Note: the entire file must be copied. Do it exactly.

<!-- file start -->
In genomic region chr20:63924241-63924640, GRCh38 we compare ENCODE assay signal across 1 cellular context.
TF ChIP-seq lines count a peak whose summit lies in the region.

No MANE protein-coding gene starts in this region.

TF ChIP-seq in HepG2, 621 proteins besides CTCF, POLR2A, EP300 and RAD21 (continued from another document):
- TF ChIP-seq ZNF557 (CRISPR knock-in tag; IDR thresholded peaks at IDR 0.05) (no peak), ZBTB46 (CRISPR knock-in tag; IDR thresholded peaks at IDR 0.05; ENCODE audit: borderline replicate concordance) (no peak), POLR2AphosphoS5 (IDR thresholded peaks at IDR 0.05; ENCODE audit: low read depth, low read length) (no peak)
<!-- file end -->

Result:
In genomic region chr20:63924241-63924640, GRCh38 we compare ENCODE assay signal across 1 cellular context.
TF ChIP-seq lines count a peak whose summit lies in the region.

No MANE protein-coding gene starts in this region.

TF ChIP-seq in HepG2, 621 proteins besides CTCF, POLR2A, EP300 and RAD21 (continued from another document):
- TF ChIP-seq ZNF557 (CRISPR knock-in tag; IDR thresholded peaks at IDR 0.05) (no peak), ZBTB46 (CRISPR knock-in tag; IDR thresholded peaks at IDR 0.05; ENCODE audit: borderline replicate concordance) (no peak), POLR2AphosphoS5 (IDR thresholded peaks at IDR 0.05; ENCODE audit: low read depth, low read length) (no peak)